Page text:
Southwest resident short-listed for provincial arts award
Shann Gowan of Swift Current is a short-listed nominee for the 2018 Saskatchewan Arts Awards.
She has been nominated in the category for individual leadership in recognition of her tireless efforts over many years to promote cultural activities in in the Swift Current area.
The 2018 Saskatchewan Arts Awards winners were to be announced during an awards presentation at Casino Regina which was taking place Oct. 25.
Last year she retired from her role as Cultural Festivals executive director, but after 15 years her name has become synonymous with the Blenders concert series and StirCrazy Blues festival as well as the Windscape Kite Festival and Long Day’s Night music festival.
“I was really honoured,” she said about the nomination. “It's a pretty prestigious award with the Saskatchewan Arts Board, and the Arts Board is an organization that I strongly believe in. So I was really thrilled.”
The Saskatchewan Arts Board established these awards in 2016 to celebrate the achievements of individuals, groups and organizations in all arts disciplines. There are six award categories and each winner receives an award sculpture and a cash prize.
The award category for individual leadership, in which Gowan is a finalist, aims to recognize and celebrate an individual who demonstrates leadership and commitment to the advancement of the arts and artists in the province.
She noted that the Saskatchewan Arts Board is celebrating its 70th anniversary in 2018. It is the longest running public arts funder in North America and the second oldest in the world. Over the years she has become very familiar with the efforts of this organization to support the arts in Saskatchewan through grants and other programs.
“Arts organizations can go out and get all the sponsorship and all the stuff to run events, but no one helps to pay the person who does it, no one helps pay those core costs except people like the Arts Board,” she said. “So it's an organization I feel really strongly about. It helps musicians and artists get their foot up so they can present themselves as professionally as possible and I think it's a fantastic organization.”
Arts Board funding has helped Gowan to carry out her work when she was the executive director of Cultural Festivals in Swift Current.
Sponsorship funds for arts and cultural events do not always accommodate remuneration costs for those who are doing the work to create those activities.
“That's the hard part, because its really easy to sell sponsorship for a concert or a special event, but it takes a whole bunch more above that to actually pay someone to do all the work to put them on,” she said. “So that's where the Arts Board and some of those funding organizations step in and they're paid for by our tax dollars, but they also benefit everybody. If we didn't have concerts in Swift Current, it would be a much sadder place to live.”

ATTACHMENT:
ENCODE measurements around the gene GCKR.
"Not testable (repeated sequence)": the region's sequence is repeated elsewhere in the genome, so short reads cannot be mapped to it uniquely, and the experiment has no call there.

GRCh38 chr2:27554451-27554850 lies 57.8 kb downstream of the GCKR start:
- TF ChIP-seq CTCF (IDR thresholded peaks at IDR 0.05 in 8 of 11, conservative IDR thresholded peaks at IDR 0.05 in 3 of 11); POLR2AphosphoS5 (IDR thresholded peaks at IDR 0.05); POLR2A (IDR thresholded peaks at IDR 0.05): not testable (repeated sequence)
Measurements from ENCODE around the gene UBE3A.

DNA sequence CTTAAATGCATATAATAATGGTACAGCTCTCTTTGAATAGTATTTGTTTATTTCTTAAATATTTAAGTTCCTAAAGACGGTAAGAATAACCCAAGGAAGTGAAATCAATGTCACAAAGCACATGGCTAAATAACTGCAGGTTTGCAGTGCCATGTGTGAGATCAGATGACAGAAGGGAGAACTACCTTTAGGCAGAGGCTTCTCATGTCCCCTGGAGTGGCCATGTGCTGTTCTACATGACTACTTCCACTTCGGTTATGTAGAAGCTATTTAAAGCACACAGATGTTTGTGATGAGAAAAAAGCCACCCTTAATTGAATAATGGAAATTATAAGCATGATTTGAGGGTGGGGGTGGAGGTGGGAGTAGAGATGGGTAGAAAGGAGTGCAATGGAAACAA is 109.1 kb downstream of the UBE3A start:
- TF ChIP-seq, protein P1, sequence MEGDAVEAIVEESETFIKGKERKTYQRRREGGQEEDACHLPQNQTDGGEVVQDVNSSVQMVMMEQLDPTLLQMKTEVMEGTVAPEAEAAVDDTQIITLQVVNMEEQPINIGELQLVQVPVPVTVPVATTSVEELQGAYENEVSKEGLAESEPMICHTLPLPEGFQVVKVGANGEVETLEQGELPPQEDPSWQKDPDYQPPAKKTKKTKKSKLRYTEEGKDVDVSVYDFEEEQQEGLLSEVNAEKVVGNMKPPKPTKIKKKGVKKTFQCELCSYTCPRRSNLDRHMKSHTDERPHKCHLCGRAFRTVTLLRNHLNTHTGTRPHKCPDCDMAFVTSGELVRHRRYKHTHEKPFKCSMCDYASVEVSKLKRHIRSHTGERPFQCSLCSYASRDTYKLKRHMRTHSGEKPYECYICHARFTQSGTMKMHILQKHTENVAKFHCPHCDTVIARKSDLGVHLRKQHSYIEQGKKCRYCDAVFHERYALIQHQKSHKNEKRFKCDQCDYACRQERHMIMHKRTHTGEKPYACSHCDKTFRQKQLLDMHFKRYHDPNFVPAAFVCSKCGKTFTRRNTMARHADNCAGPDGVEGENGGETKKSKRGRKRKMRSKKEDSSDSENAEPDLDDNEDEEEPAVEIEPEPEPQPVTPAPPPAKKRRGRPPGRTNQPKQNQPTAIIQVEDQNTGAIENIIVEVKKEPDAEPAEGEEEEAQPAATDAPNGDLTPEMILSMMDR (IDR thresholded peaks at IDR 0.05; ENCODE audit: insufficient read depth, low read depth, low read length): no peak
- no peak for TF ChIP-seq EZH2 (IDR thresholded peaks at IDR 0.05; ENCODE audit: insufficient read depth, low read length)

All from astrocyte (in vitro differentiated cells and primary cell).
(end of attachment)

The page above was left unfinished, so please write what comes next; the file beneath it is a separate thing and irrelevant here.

She believes culture must not be seen as a luxury, but as an essential and necessary part of every person's existence.
“I think it's a core part of who we all are,” she said.
“We have a huge amazing music industry in Canada that needs to be shown to people. It's not just what's on the radio. There are lots and lots out there and when you can have a vibrant cultural community in your city, it attracts people to come, it attracts business, it keeps people here, it keeps people happy. It's one of the most important things that you can do to enrich the life of people in your community and family festivals like Windscape are the other kind of thing that make for healthy communities.”
It was her own desire to listen to new and different music in Swift Current that eventually evolved into the Blenders concert series. She asked Kim Houghtaling, the curator and director of the Art Gallery of Swift Current, if she could organize a blues concert at the gallery.
“I just wanted to have music that I had travelled to go see,” Gowan said. “I was going outside of town all the time and I knew there were other people that care about that as well. So we just gave it a try and it was really successful. I gave another one a try and then that summer we put on a five-day music festival and it went over really good. It just kind of build itself organically.”
Since her retirement she has remained involved with the organization that she guided for so many years. She serves as a Cultural Festivals board member, and she has shared her knowledge and experience with the new executive director, Sheri Florizone.
Gowan still coordinated the arrangements for this year's Windscape Kite Festival, because it can be a daunting task for someone who has never done that before.
“So this year was my last year,” she said. “I was on site the whole week. I was directing the traffic and got it all in place and got it up and running Saturday morning and then I backed away.”
Gowan is one of the few short-listed nominees for the 2018 Saskatchewan Arts Awards who are not from Regina or Saskatoon. Another name on the list that will be familiar to southwest Saskatchewan residents is Joseph Naytowhow of Saskatoon. He frequently visits the southwest to participate in cultural and educational events. He has been short-listed for the arts and learning award.
(Due to press time, no results were know at time of printing but an updated story will be on the website: www.prairiepost.com)